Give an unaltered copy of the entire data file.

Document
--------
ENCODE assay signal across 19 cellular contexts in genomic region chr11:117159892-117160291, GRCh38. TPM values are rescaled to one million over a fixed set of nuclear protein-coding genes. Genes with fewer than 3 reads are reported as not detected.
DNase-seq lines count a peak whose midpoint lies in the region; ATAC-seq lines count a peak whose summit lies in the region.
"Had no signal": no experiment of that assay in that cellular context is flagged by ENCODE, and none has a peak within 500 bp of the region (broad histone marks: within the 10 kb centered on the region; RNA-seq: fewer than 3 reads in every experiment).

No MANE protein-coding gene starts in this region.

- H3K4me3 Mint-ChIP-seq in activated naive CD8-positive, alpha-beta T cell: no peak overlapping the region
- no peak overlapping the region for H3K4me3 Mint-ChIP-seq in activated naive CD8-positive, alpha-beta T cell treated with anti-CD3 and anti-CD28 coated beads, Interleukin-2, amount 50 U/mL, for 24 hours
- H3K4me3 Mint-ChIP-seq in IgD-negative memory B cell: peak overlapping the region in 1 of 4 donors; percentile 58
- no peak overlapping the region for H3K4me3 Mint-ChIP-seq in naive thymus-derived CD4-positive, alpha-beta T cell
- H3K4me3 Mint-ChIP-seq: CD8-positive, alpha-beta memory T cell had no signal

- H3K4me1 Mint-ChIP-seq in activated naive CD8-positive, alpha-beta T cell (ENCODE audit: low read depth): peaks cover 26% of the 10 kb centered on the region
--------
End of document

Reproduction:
ENCODE assay signal across 19 cellular contexts in genomic region chr11:117159892-117160291, GRCh38. TPM values are rescaled to one million over a fixed set of nuclear protein-coding genes. Genes with fewer than 3 reads are reported as not detected.
DNase-seq lines count a peak whose midpoint lies in the region; ATAC-seq lines count a peak whose summit lies in the region.
"Had no signal": no experiment of that assay in that cellular context is flagged by ENCODE, and none has a peak within 500 bp of the region (broad histone marks: within the 10 kb centered on the region; RNA-seq: fewer than 3 reads in every experiment).

No MANE protein-coding gene starts in this region.

- H3K4me3 Mint-ChIP-seq in activated naive CD8-positive, alpha-beta T cell: no peak overlapping the region
- no peak overlapping the region for H3K4me3 Mint-ChIP-seq in activated naive CD8-positive, alpha-beta T cell treated with anti-CD3 and anti-CD28 coated beads, Interleukin-2, amount 50 U/mL, for 24 hours
- H3K4me3 Mint-ChIP-seq in IgD-negative memory B cell: peak overlapping the region in 1 of 4 donors; percentile 58
- no peak overlapping the region for H3K4me3 Mint-ChIP-seq in naive thymus-derived CD4-positive, alpha-beta T cell
- H3K4me3 Mint-ChIP-seq: CD8-positive, alpha-beta memory T cell had no signal

- H3K4me1 Mint-ChIP-seq in activated naive CD8-positive, alpha-beta T cell (ENCODE audit: low read depth): peaks cover 26% of the 10 kb centered on the region